Martino to call on her. Mrs. Varano puts days of preparation into her
packages, combing her garden for fava beans, citrus fruit and
scarlet-colored tomatoes that she presses into tomato sauce for freshly
On this occasion, she had prepared lightly breaded artichokes, pork
cutlets and stuffed eggplants one night with the help of her 90-year-old
mother-in-law. A tube of salami, from a recently slaughtered pig, was
wrapped into tin foil for its journey to Rome.
"I have to give it my all. Everything, everything, everything!" said Mrs.
Mr. Martino and a small crew of associates spend the whole morning
navigating Calabria's streets to collect packages. It's not easy. Many
lack signs; others are pocked with potholes or give way to dirt roads that
wind through olive groves and cacti. On his way, he fields calls from
mothers seeking updates or speedier deliveries.
"There is raw meat in there, and I don't want it to spoil," said one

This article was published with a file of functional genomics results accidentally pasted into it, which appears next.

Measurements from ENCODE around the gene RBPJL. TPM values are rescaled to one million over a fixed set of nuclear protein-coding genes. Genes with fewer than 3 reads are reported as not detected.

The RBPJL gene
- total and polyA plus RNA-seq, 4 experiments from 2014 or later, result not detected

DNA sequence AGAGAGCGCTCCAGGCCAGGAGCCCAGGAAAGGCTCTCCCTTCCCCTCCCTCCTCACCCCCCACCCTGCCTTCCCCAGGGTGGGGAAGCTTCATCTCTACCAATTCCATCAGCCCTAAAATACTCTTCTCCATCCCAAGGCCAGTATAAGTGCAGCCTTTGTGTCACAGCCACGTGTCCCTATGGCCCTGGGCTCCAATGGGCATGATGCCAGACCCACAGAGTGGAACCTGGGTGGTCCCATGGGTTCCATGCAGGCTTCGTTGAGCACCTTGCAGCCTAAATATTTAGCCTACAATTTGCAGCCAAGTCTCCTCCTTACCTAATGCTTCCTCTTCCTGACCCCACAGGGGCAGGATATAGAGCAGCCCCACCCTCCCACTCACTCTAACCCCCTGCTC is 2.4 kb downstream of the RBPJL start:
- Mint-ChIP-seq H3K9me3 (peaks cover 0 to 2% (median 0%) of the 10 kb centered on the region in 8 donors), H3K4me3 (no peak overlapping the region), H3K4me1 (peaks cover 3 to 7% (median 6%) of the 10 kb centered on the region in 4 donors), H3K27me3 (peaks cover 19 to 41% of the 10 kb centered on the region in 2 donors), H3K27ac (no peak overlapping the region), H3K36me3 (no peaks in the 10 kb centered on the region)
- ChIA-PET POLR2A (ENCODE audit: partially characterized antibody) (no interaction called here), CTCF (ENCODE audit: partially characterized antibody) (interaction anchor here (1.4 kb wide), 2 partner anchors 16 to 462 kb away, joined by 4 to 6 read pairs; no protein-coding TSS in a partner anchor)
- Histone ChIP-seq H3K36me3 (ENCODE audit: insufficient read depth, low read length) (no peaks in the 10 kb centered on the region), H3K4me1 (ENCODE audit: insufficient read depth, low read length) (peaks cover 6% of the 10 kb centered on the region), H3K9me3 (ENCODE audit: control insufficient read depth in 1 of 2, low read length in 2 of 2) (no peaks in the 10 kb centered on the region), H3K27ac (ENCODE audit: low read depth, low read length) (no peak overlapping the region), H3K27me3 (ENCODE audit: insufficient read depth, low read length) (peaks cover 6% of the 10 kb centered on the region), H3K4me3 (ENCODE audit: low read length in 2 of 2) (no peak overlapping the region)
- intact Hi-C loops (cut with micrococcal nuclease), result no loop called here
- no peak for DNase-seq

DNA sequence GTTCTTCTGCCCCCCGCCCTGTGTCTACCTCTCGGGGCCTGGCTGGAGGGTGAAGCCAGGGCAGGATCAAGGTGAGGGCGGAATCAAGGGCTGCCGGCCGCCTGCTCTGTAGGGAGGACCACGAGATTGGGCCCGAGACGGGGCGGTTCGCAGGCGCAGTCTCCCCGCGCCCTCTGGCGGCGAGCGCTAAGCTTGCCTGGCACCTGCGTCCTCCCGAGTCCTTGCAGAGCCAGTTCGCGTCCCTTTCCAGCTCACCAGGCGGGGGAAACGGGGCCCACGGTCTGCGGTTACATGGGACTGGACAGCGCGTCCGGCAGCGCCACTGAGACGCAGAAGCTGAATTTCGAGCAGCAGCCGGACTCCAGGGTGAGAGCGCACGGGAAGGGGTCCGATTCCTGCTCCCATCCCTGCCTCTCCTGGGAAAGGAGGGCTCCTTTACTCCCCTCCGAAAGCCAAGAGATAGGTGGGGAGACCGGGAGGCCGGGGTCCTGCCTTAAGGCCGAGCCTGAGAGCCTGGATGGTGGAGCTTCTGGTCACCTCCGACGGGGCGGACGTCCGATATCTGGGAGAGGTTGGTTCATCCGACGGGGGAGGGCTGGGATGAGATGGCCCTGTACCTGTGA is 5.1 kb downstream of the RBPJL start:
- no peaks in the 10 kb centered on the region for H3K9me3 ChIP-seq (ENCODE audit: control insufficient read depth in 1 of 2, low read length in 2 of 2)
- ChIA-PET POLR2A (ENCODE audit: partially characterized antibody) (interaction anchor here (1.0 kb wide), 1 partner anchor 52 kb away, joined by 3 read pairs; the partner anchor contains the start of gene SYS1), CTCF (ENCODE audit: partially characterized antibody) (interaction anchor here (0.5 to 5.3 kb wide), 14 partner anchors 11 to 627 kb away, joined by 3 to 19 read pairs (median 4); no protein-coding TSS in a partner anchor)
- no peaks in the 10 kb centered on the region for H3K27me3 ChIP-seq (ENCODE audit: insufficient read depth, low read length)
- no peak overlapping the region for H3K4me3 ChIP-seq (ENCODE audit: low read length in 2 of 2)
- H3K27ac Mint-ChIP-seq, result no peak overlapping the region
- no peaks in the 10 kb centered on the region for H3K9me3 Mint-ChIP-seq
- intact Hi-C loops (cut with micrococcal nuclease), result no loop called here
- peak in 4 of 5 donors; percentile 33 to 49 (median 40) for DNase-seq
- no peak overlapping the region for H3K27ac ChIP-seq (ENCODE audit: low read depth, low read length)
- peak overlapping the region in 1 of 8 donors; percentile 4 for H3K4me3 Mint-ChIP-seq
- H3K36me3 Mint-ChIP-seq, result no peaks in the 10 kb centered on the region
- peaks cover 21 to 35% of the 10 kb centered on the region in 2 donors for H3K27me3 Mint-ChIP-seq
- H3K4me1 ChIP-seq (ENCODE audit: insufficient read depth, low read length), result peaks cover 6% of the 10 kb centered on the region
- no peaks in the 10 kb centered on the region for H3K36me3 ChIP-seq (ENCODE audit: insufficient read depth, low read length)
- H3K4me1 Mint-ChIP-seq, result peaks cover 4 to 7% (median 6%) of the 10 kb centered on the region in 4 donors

mother, pressing for an early delivery to her child.
"Signora, all the packages are created equal," Mr. Martino replied.
The cargo is then brought to a warehouse in Calabria and packed into a
semi-truck that Mr. Martino drives to Rome. Arriving in the capital at
midnight, he sleeps in the truck and rises at the crack of dawn on Sunday
to make the deliveries before lunch.
Anna Bianchi, 68, says Mr. Martino's marathon goes a long way in easing
the stress her daughter faces as an architect working in Rome. "She's
absolutely suffocated by work," Mrs. Bianchi said after entrusting a
casserole of baked fish and a freshly made meatballs to Mr. Martino.
Antonio Natale, Ms. Careri's 37-year-old son, padded up to the door in
sneakers and a blue track suit to collect the latest haul: slabs of
vacuum-packed chicken meat, jars of olives, homemade almond-paste cookies,
fish stock. "You see, the separation has been traumatic for her," he said.
A high-school teacher, Mr. Natale has been receiving Sunday deliveries for
eight years. He deeply misses his mother, he said, but "there is no going
Write to Stacy Meichtry at stacy.meichtry at wsj.com